What's the Difference Between a Possum and an Opossum?

iStock.com/erniedecker
iStock.com/erniedecker

In the mid-17th century, a creature of curious proportions was caught in Virginia and brought to the Royal Society in London for observation. The furry animal had a pointed snout, sharp teeth, and, most remarkably, a pouch in its belly. Unsure how else to describe it, those who saw it described it a cross between a fox and an ape.

This bizarre animal turned out to be the only marsupial native to the U.S. and Canada. Now, we know them as opossums—derived from the Algonquian word aposoum, meaning “white dog” or “white beast." (Despite the vicious-sounding nomenclature, opossums are rarely dangerous. They’re actually a boon to gardeners because they eat pests like beetles and slugs, and also help control tick populations.)

So where do possums fit into this narrative? You may occasionally refer to the pink-nosed animal trotting along the road as a possum, which is an acceptable truncated version of opossum. However, the word without the o refers to something very different outside of North America.

While possum is sometimes a synonym of opossum, it can also refer to a completely different species that lives in New Guinea, Australia, Indonesia, and elsewhere in the Pacific. Though possums and opossums have a lot in common—including the fact that they’re nocturnal, omnivorous, tree-dwelling marsupials that are known to play dead, or “play possum,” when threatened—they look quite different. Here’s what an Australian brushtail possum looks like (while the above photo is the more familiar opossum):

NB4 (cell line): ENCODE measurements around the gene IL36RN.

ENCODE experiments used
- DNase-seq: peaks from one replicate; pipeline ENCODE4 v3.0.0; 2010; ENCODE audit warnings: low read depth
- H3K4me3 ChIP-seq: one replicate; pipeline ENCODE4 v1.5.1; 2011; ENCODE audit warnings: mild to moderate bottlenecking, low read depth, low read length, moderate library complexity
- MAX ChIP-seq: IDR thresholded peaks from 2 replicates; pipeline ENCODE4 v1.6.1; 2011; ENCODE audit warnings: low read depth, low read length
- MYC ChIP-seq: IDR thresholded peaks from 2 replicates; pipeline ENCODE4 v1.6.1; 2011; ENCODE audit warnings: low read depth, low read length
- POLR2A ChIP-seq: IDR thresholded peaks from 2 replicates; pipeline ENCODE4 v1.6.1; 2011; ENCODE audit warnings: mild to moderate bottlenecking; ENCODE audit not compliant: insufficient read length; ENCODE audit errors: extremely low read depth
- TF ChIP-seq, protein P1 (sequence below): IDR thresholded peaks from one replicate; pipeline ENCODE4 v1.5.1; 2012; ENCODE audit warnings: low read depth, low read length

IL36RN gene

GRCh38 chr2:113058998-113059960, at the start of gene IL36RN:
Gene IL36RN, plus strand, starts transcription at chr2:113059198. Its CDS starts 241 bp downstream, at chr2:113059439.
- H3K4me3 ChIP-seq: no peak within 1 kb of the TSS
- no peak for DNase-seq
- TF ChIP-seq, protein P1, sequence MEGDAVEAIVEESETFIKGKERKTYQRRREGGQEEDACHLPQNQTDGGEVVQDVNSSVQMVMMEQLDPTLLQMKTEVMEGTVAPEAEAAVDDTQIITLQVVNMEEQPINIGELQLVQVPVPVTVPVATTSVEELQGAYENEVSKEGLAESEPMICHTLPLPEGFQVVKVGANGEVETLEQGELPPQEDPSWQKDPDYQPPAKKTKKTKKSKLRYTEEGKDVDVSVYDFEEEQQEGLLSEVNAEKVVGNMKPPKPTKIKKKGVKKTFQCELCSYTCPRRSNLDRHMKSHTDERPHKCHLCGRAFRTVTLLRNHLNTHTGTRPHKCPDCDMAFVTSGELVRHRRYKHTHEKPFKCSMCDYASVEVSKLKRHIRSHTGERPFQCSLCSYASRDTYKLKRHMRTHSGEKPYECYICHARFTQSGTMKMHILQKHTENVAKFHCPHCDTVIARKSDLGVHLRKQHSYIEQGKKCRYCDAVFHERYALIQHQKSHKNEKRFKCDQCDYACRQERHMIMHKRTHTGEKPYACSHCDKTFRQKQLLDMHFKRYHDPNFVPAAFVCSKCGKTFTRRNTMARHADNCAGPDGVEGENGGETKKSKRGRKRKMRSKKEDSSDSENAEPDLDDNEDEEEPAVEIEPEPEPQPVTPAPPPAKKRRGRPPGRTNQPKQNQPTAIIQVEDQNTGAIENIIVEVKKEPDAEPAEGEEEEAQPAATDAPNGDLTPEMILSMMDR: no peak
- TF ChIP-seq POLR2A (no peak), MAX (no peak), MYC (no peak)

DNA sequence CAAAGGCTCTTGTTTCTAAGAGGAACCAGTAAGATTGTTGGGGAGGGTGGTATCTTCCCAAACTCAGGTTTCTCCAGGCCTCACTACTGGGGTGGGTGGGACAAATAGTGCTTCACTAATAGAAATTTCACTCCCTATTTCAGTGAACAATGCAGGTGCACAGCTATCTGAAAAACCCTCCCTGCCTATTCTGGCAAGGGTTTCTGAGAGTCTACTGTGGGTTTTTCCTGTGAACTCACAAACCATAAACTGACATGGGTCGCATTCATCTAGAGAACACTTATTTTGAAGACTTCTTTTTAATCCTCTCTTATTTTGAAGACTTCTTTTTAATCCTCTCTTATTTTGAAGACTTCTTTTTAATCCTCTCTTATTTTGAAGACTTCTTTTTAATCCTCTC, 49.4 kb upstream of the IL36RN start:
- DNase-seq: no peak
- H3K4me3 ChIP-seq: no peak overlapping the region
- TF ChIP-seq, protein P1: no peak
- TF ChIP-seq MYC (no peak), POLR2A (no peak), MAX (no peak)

A brushtail possum
iStock.com/DerekJWalker

As for the pronunciation, it’s a common misconception that the first o in opossum is silent. Merriam-Webster, Grammarly, and Dictionary.com all note that the word is pronounced uh-possum, with the first vowel voiced. However, if you’re opting for the shortened version, possum, then it’s fine to omit the o sound. Unless you’re speaking with an Australian, it’s likely you’ll be understood either way.

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Turn Your LEGO Bricks Into a Drone With the Flybrix Drone Kit

Flyxbrix/FatBrain
Flyxbrix/FatBrain

Now more than ever, it’s important to have a good hobby. Of course, a lot of people—maybe even you—have been obsessed with learning TikTok dances and baking sourdough bread for the last few months, but those hobbies can wear out their welcome pretty fast. So if you or someone you love is looking for something that’s a little more intellectually stimulating, you need to check out the Flybrix LEGO drone kit from Fat Brain Toys.

What is a Flybrix LEGO Drone Kit?

The Flybrix drone kit lets you build your own drones out of LEGO bricks and fly them around your house using your smartphone as a remote control (via Bluetooth). The kit itself comes with absolutely everything you need to start flying almost immediately, including a bag of 56-plus LEGO bricks, a LEGO figure pilot, eight quick-connect motors, eight propellers, a propeller wrench, a pre-programmed Flybrix flight board PCB, a USB data cord, a LiPo battery, and a USB LiPo battery charger. All you’ll have to do is download the Flybrix Configuration Software, the Bluetooth Flight Control App, and access online instructions and tutorials.

Experiment with your own designs.